Last weekend we traveled to SW Virginia as part of a belated ten-year anniversary celebration. The Husband wanted to go to the mountains to ride bikes. I think mountains are creepy, but since we did the beach for our 5th, I figured it was fair.
We drove out to Damascus on Friday, and as soon as we got into town we had to hit the bike shop as I had a flat tire and needed a new gear shifter dealiething. We got that squared away and checked into our B & B, the Victorian Inn.
We changed and headed over to Chilhowie to have dinner at the Town House. Perhaps you have heard of it–they have gotten lots of press, including articles in the NYT, the Washington Post, etc, as they are doing fantastic things, essentially in the middle of nowhere. The husband of the husband/wife chef duo won a Food & Wine magazine best new chef award this year.
The Town House offers a couple of items a la carte, but focuses on its four and ten course dinners. We opted for the four course, and between the two of us we tried everything on the menu, I think. My first course was crab and pumpkin–it was quite lovely, but I don’t remember much about it. The Husband got the baked apple that had been hollowed out and filled with a melted foie gras, with some kind of cider-y sauce. I don’t normally like foie gras, but it was very good. How did they do it?
My second course was peeky toe crab, grilled onions, what I initially thought was a potato slice that turned out to be a banana, lemon grass and a broth that the chef brought out to pour in the bowl. It was amazing!! I never would have thought that crab and banana would go together, but it did. The husband couldn’t eat either of the second course options (shellfish) so he got the scrambled egg mousse, which was very smooth and silky, served atop some chad roe. The mousse was sprinkled with nutmeg and contained sorghum, so it was a tad like a pumpkin pie. How they can combine those flavors with roe and have it be delicious really boggles the mind!
Third courses were abalone and chicken confit, served with various seaweeds, and roasted lamb. The lamb stole the show. It tasted nothing like lamb, as it was very smoky and looked more like a ham in appearance. It was roasted in edible ash, which consisted of dehydrated bacon fat, onions, and leeks. Amazing. It looked just like the ash you see in the bottom of your camp fire, except it was delicious.
Desserts were the candied parsnip plate for me: candied parsnips three ways, parsnip ice cream, banana pudding, a coconut mousse cube (how did it hold its shape?!), lemongrass ice, a macaroon bit, and some sponge cake. OMG, it was so good. The Husband had the chocolate dessert plate, with different chocolate mousses and a sorrel ice. He said it was yumtastic. There were some edible flowers and such on the plates–the one on mine looked a bit like Queen Anne’s lace, but I am not sure what it was.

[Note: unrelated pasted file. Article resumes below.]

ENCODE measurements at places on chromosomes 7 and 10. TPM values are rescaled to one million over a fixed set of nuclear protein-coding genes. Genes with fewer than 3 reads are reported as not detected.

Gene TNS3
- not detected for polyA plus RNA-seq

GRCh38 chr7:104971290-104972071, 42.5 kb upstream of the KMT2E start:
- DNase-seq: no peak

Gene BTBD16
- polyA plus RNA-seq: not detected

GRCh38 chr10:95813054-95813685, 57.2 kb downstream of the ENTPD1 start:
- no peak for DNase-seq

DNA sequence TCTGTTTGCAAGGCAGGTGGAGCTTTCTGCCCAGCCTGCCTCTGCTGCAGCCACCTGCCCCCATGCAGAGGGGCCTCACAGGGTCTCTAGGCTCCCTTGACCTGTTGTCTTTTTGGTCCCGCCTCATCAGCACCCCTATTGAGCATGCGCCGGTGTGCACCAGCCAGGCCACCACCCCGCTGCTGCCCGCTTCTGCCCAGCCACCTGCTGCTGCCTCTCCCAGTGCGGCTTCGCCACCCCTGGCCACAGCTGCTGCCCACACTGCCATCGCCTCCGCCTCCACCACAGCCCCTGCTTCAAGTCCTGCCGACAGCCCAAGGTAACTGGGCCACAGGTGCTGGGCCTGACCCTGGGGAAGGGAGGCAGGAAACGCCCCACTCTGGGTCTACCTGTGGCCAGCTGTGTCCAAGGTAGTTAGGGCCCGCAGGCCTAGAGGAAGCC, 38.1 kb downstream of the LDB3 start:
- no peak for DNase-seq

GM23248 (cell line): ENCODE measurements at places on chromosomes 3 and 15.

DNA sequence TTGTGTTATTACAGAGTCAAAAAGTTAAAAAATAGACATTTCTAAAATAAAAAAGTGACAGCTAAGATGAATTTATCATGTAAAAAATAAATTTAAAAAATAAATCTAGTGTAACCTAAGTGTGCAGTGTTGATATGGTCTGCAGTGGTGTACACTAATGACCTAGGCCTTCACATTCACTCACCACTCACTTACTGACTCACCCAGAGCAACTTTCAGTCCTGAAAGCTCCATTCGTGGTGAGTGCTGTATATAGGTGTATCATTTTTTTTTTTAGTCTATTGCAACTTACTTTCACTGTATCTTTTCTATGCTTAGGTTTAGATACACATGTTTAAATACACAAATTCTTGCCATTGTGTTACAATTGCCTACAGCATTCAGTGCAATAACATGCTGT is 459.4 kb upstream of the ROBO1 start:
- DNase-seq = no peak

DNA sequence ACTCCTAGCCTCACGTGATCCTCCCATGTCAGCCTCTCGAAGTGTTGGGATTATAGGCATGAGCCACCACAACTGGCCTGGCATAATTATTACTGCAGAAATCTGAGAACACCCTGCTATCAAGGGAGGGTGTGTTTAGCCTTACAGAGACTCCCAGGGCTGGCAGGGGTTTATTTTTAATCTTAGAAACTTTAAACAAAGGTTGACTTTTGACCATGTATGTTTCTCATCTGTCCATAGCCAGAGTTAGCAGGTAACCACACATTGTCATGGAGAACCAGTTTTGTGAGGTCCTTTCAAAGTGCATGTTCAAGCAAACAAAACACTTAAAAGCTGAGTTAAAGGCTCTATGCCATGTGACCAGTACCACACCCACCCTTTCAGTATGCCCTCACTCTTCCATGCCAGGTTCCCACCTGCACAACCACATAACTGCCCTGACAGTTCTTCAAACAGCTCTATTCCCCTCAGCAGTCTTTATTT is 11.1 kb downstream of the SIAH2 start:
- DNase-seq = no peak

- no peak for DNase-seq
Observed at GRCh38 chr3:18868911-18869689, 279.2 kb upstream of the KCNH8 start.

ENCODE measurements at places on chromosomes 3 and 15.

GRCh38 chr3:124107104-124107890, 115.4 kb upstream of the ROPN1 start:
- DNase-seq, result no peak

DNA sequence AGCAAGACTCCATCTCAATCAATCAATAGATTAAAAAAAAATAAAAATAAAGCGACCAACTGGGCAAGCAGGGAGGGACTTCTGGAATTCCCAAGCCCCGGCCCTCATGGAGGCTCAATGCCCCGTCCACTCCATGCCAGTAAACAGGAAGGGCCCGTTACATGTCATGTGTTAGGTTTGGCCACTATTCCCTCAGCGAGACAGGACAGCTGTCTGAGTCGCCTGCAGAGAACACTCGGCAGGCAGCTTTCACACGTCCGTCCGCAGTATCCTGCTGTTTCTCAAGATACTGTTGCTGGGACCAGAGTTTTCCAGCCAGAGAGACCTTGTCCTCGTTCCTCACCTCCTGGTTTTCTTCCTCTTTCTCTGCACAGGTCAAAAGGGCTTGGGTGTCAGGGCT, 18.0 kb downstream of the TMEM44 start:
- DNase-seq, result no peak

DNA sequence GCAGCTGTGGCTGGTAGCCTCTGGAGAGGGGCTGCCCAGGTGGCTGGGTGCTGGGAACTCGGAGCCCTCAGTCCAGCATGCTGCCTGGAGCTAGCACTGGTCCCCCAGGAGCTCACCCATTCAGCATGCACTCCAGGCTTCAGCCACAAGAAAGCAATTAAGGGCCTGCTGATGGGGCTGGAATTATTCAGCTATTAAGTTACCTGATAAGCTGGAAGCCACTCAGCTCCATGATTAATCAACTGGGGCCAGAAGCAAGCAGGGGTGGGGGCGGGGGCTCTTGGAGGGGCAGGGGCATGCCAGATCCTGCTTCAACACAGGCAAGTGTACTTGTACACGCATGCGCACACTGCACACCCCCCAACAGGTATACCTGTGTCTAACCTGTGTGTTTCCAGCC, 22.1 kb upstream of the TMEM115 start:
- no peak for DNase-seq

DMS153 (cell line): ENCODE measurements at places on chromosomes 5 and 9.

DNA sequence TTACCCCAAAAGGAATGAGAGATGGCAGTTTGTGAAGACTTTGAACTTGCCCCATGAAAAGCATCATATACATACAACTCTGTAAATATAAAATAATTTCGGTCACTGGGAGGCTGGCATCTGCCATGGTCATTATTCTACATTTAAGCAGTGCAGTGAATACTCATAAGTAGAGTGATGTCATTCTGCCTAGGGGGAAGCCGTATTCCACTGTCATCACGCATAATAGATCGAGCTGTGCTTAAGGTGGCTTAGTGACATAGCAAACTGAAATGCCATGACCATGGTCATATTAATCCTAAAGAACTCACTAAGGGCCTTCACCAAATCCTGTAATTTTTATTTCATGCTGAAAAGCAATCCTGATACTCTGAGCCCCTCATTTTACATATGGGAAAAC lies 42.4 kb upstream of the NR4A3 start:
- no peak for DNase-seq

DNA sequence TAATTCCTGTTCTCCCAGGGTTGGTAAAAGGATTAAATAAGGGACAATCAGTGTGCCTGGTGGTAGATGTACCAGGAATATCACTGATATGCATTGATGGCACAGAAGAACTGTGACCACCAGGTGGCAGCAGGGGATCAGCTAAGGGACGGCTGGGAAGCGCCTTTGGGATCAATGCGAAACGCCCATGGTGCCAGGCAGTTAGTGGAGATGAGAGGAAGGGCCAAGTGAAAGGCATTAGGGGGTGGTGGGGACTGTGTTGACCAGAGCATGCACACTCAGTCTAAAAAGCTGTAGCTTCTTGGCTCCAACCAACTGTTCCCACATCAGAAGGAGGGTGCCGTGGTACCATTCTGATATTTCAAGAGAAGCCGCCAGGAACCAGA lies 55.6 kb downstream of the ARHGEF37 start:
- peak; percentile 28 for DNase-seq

It was one of the best meals of my life. If I had seen these dishes described on a menu I would have expected them to taste awful, but it was truly magical how everything worked together. The wine list, by the way, was fantastic. Prices for a bottle ranged from about $30 up to $800, with all sorts of yummy things to tempt. We got bubbly due to the occasion, but would love to get the pairings next time.
There are no photos of the meal–I would have felt very awkward pulling out my camera in that atmosphere (although one of the other diners didn’t seem to mind). The service was excellent, and I appreciated that the tables were spaced far enough apart that we had privacy.
The next morning we woke early and took a shuttle up White Top Mountain to ride the VA Creeper Trail. It’s the former railroad trestle for the VA Creeper train, and runs 18 miles downhill into Damascus (then another 17 into Abingdon). It was one of the most fun things I have ever done! The scenery was gorgeous–the leaves were about at their peak fall colors, and the path takes you through forest, farm land, and along a stream. There are several former depots along the way that sell snacks (one is a cafe), and one is a museum. I cannot recommend the trail enough! Everyone must do it. Or else.
By the time we got to the bottom of the mountain I was starving (no breakfast) so we stopped in at the Whistle Pig Cafe for a snack–sweet potato and black eyed pea soup for me and chili for The Husband. Both were house made and quite good. We had reservations at our inn for high tea, and that was a hit as well. The proprietress made a butternut squash and pear soup (with a homegrown squash), an assortment of savory sandwiches, a homemade poppy seed scone with homemade lemon curd and clotted cream, plus a pumpkin roll and macadamia cookies. All delicious.
Later that night we popped into the Trail Cafe in Abingdon, and the owners kept giving us soup to try–the green turkey chili was quite good. The owner gave us the recipe and I made some the other day and loved it. We split a shepherd’s pie then went to the movies.
All in all, it was a very fun trip. Maybe mountains don’t have to always be creepy.